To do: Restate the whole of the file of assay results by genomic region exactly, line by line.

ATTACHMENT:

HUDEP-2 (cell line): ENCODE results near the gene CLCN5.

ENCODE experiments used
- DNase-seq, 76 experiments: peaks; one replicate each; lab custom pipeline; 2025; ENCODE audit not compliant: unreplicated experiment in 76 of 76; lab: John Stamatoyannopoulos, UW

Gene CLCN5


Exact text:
HUDEP-2 (cell line): ENCODE results near the gene CLCN5.

ENCODE experiments used
- DNase-seq, 76 experiments: peaks; one replicate each; lab custom pipeline; 2025; ENCODE audit not compliant: unreplicated experiment in 76 of 76; lab: John Stamatoyannopoulos, UW

Gene CLCN5